(Redirected from Married)
Bride (left) and husband (right) in traditional Western wedding clothes.

Marriage is a socially or ritually recognized union or legal contract between spouses that establishes rights and obligations between them, between them and their children, and between them and their in-laws. The definition of marriage varies according to different cultures, but it is principally an institution in which interpersonal relationships, usually intimate and sexual, are acknowledged. In some cultures, marriage is recommended or compulsory before pursuing any sexual activity. When defined broadly, marriage is considered a cultural universal. A broad definition of marriage includes those that are monogamous, polygamous, same-sex and temporary.


  • The corresponding verb is to marry or to get married. The adjective is to be married.
  • Matrimony is the act or state of being married.
  • The ceremony in which people are united in marriage is called a wedding.
  • A woman about to be married or newlywed is called a bride.
  • A man about to be married or newlywed is called a bridegroom (sometimes shortened to groom).
  • A partner in a marriage is called husband when male, and wife when female.
  • A gender-neutral term for a person's partner in a marriage is spouse.

Marriage and spankingEdit

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In patriarchial societies, husbands were considered heads of household, and as such the wife was expected to consider her husband as her superior. In some Christian weddings, obedience was formerly included along with honor and love as part of a conventional bride's (but not the bridegroom's) wedding vow. The husband would traditionally reserve the right to punish his wife, if necessary, for ill behaviour. In some cultures this included a right of the husband to use corporal punishment. This right was not unfrequently abused in the form of domestic violence.

The opposite, a wife beating or spanking her husband was considered a role reversal in traditional society, and a husband who was subjected to such discipline from his wife was often subjected to taunting from the rest of society if it was found out. Today, a bride spanking her husband is a popular theme among femdom/malesub lovers.


Below are some quotations regarding the history of spanking and marriage:

Among the large number of men whom she treated this way were Leontius, who occupied the position of Referendarius, and Saturninus, son of Hermogenes the Magister, both of them just married. This Saturninus had married a second cousin, a maiden of good birth and excellent character, whose father Cyril had approved the match, Hermogenes having died earlier. No sooner had they shut themselves into the bridal chamber than Theodora seized the groom and carried him off to another chamber, where in spite of his heartbroken protestations he was married to Chrysomallo’s daughter. This Chrysomallo had once been a dancer and later a courtesan, but at the time of this incident she was living in the Palace with another Chrysomallo and Indaro. For there it was that after abandoning woman’s oldest profession and the life of the theatre they had established their headquarters. When Saturninus had slept with his new bride and found that she had been deflowered, he informed one of his intimate friends that the girl he had married was nothing but damaged goods. When this comment came to Theodora’s ears, she said that he was showing off and had no right to be so puffed up, and ordered her servants to bend him over like any schoolboy. Then she gave his behind a fearsome beating and told him not to talk such nonsense in future.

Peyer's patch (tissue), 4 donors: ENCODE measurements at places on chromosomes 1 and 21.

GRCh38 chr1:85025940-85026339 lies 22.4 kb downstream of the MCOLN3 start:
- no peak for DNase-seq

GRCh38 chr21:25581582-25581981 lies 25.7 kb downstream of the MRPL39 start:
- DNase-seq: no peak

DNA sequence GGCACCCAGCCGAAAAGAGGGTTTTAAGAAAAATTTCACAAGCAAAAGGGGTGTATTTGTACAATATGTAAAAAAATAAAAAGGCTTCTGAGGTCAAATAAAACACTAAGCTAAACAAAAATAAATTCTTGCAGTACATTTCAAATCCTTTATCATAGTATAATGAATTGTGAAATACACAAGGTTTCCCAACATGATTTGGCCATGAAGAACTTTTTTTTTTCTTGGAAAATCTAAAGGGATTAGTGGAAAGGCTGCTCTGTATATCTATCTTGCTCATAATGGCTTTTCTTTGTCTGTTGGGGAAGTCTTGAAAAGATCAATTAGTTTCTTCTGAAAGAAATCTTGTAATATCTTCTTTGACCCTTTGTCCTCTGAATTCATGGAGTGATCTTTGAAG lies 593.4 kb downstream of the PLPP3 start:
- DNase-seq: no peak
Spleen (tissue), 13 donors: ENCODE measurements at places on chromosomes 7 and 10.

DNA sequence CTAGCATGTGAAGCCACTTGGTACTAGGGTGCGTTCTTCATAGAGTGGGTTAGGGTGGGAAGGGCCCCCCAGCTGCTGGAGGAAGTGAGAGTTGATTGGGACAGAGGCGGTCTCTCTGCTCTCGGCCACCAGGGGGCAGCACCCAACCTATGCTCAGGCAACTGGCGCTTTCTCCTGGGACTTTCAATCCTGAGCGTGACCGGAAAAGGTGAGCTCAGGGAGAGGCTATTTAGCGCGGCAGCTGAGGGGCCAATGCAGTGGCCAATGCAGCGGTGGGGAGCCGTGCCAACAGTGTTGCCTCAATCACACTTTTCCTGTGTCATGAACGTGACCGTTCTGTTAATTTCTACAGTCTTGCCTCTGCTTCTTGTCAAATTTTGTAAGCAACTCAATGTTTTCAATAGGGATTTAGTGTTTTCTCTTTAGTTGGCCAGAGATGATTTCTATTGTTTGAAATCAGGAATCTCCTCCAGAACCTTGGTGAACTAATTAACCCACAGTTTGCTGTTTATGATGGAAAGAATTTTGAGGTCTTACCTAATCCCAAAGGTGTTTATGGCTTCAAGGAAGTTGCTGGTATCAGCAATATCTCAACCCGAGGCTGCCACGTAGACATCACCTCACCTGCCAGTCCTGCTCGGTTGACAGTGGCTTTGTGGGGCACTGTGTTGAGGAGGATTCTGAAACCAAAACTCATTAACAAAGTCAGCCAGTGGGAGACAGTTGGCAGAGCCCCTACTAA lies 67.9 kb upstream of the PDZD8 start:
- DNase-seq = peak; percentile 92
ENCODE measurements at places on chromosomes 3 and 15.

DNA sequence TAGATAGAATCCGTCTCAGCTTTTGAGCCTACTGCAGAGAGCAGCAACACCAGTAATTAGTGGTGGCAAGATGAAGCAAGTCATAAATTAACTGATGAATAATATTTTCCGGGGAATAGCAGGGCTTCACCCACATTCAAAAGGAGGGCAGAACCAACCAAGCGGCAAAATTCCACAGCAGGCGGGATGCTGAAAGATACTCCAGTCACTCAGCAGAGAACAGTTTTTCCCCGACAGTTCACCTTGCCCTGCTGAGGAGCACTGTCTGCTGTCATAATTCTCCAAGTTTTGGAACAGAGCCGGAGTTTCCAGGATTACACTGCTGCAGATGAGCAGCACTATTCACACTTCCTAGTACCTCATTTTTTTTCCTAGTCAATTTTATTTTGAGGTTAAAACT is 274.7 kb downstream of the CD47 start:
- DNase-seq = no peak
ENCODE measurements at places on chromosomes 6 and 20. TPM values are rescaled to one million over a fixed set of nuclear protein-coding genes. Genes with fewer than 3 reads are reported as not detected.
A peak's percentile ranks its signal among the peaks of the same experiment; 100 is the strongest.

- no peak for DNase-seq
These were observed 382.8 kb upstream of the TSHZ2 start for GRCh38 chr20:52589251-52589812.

Procopius (c. 500 - c. 565), The Secret History (New York: Penguin Books, 1981). 128

Procopius is notoriously unreliable, and was prone to include what he thought were salacious and scandalous tidbits, whether they were accurate or not. He is the spiritual ancestor of the lower form of the modern "unauthorized" biography. However this quote does indicate that the idea of such a spanking was plausible, if scandalous, to a writer of his era.

In French pit villages the wives of striking miners confronted scabs and humiliated them by removing their trousers and spanking them.
  Lynn Abrams, The Making of Modern Woman (New York: Pearson Education Limited, 2002), 203.

See alsoEdit


  This page uses content from Wikipedia. The original article was at Marriage. The list of authors can be seen in the page history. As with Spanking Art, the text of Wikipedia is available under a copyleft license, the Creative Commons Attribution Sharealike license.